As I sit here writing, I have a cornucopia of various maladies besmirch me. Both my back and my right shoulder are complaining in somewhat strenuous terms about the punishment they both endured last night at The Alarm, the concert I was at with my friend Ian.
The concert itself was a good one, and I came out way more of an Alarm fan than I was when I went in. A good couple of hours of good music, a band who were clearly enjoying themselves on stage, and a crowd who were very much into it. It was this enthusiasm which has led to my somewhat compromised physical state this morning, for lo, I did venture into the pit. For those of you who are unaware of what a 'pit' is at a concert, it's an area, usually at the front, near the crush barrier where the assembled throng jump about, heave back and forth, and generally have a good time.
I wrote on FB a couple of days ago that I'd seen a Hassidic Jewish moshpit on a documentary and thought I'd seen it all. Well, until last night that was true, for last night I had the dubious pleasure of being heavily involved in what must have been the most middle-aged mosh pit I've ever seen. The dearth of hair was matched only by the fecundity of beer-bellies and t-shirts stretched near to the point of no return over those same corpulent torsos. It was a sign that this particular pit was of a certain vintage when the primary action of many in between songs was to pause of breath (not me, nor Ian I hasten to add. Well, not as bad as the rest. Ok, as some) and then furiously clean the lenses of their glasses in preparation for the next song (ok, that was me).
At one point the band's drummer launched into a little drum solo, at least that is what it sounded like, although there is an even chance that the drummer was augmented by the clicking of rheumatic joints and the frenzied wheezing of those who remembered the band from their first tour some 30 years ago. When you look around a pit and figure out that you are probably at the younger end of the age spectrum, you to tend to stop and think!
The demographic of the gig as a whole was skewed toward people of what could euphemistically called 'a certain age', and there were some fairly dubious sartorial decisions in evidence. Such as the fairly rotund gentleman (yes, I know, pots and kettles – the way I look at it, I am a gentleman who has a certain physical gravitas, shall we say, thus allowing me to speak with the wisdom of experience in matters such as girth) sporting a decidedly 'Brian May' hairdo, and a sleeveless t-shirt. Had he not looked like he was approaching 50 from the wrong side, and not had the beer-belly, which he had clearly nurtured lovingly for an extended period, and had his sleeveless t-shirt exposed guns, rather than whatever the male equivalent of bingo-wings is, he may have just been able to pull it off. Sadly for him, one is left with the feeling that a very different definition of 'pulling it off' will undoubtedly form a large part of his free time. Yes, I know, pots and kettles again.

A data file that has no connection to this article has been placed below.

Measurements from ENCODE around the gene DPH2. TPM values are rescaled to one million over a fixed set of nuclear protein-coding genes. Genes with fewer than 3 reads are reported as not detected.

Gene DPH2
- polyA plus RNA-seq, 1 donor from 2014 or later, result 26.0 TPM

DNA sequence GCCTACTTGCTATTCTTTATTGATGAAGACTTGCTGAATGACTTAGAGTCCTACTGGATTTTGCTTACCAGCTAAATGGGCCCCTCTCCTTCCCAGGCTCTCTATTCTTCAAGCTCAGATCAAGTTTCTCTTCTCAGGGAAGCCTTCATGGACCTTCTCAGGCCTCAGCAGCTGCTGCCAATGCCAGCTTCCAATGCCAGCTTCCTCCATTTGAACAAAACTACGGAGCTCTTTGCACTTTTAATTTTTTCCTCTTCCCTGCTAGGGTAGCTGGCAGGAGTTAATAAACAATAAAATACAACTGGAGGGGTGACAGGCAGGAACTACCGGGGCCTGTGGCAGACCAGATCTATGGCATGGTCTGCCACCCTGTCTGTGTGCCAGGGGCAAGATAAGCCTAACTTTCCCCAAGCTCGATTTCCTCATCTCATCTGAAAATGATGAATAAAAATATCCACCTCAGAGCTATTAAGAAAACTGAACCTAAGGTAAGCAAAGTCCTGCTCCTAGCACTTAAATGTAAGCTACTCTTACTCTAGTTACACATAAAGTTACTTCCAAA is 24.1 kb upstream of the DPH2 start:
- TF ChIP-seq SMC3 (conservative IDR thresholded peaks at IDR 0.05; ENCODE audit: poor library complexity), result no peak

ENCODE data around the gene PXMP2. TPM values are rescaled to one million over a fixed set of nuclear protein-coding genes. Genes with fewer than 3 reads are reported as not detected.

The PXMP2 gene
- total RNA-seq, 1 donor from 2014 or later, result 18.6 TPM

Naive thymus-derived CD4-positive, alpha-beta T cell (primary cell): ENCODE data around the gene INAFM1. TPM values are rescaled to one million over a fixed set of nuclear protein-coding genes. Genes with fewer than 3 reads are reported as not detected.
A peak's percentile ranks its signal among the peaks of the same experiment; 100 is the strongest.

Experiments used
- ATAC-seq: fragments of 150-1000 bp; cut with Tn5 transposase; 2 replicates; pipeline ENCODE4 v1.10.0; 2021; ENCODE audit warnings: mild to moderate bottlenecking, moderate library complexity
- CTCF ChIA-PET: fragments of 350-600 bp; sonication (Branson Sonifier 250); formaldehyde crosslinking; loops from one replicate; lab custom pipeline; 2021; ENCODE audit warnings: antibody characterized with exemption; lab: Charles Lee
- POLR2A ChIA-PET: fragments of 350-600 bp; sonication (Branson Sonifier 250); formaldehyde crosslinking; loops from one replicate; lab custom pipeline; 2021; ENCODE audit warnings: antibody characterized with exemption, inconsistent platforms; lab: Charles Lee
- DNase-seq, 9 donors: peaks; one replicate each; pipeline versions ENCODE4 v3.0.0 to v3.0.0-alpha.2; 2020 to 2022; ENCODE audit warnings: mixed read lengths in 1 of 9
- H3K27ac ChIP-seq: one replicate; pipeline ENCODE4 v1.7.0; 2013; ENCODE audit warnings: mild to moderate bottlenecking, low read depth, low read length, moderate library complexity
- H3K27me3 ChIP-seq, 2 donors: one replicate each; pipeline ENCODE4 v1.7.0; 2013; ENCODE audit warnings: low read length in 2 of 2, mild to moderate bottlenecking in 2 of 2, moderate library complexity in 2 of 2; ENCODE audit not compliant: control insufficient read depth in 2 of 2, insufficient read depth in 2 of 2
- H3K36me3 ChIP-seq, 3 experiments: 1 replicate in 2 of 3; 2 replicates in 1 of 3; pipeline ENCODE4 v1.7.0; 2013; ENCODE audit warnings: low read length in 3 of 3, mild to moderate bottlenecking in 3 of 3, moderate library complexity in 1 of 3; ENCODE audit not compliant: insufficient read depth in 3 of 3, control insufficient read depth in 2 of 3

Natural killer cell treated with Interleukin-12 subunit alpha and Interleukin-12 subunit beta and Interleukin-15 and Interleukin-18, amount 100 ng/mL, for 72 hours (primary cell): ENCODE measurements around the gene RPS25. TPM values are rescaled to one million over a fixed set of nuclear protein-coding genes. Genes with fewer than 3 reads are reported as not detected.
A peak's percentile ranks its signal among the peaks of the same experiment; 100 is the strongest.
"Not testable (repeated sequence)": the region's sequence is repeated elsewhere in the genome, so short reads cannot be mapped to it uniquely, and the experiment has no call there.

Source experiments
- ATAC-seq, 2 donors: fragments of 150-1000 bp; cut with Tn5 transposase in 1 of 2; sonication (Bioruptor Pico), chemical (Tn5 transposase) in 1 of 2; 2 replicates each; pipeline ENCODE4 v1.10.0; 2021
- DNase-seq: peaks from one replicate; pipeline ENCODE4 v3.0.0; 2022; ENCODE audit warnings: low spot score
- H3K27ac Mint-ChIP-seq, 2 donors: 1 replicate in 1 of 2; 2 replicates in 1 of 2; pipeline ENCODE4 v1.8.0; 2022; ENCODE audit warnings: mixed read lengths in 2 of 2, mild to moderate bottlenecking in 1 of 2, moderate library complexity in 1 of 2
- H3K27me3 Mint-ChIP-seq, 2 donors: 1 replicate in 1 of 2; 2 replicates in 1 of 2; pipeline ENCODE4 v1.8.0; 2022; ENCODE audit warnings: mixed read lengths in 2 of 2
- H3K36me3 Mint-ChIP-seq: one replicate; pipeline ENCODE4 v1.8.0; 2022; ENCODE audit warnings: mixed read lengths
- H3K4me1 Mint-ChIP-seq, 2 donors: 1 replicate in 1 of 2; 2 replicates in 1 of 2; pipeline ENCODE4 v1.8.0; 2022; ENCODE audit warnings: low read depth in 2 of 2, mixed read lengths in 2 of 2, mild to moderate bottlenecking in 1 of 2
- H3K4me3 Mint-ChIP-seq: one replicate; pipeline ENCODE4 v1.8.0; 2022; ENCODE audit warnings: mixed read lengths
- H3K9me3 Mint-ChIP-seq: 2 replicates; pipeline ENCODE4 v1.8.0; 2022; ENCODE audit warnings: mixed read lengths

Ultimately though, as well as the gig itself being way more enjoyable than I was anticipating, it actually made me feel fairly positive, having looked around at others who were also having a great time. Music, as I have written before, is a powerful thing. That a band of 50-somethings, with a lead singer/guitarist who has battled cancer and won, can still run about on stage for the best part of 2 hours, can still motivate a decidedly mature audience into jumping about like they were teenagers again, and can still leave several hundred people leave the venue with big smiles on their faces, that's impressive.
I'll stop short of saying it reaffirms your faith in the human race, but it certainly makes you look at things in a slightly different way, at least for a while. Take the guy I described in the previous stanza, he didn't care what anyone else thought, and nor should he, he was out to see a band he liked, and have a good time. The same could be said for all the other fashion disasters we saw, and indeed, could be said for myself and Ian, we were, of course, the epitome of style and elegance (even if we did both wind up wearing checked shirts – actually, there probably hasn't been as many checked shirts gathered together since Courtney Love got Kurt's laundry back). We went, we saw, we had a great time, did we stop to contemplate what anyone else was thinking about us? Not even for a second. It does the soul good to experience events like last night. Good music, decent (if overpriced) beer, good friends, and lots of laughs.
A large part of the success of this gig, at least for me anyway, was the band themselves, quite obviously having a blast. The drummer did not stop laughing and smiling all night, and that alone made the gig so much better. Here's a bunch of guys getting paid to do something they clearly love, something that they'd do for free, and that sort of positivity can't help but be infectious. Too many bands stand up on the stage, looking all serious and earnest, and some of my favourite bands are guilty of just that, but The Alarm reminded me of something important, which will be the now legendary 'Springer Moment' for this entry. Life, as they say, is short (although there is a certain irony in that statement as, after all, life by it's very nature is the longest thing we will ever do!), and there's a big bad world out there. Enjoy what you can, go see the bands you like, and regardless of your age, waistline, lack of hair (or a hairstyle which hasn't changed much since 1982), and caring not a jot what others think, don't be afraid to get in the pit and, to use another hackneyed cliché, dance like no one is looking. You may be sore the next day, but it will be totally worth it.
Until next time...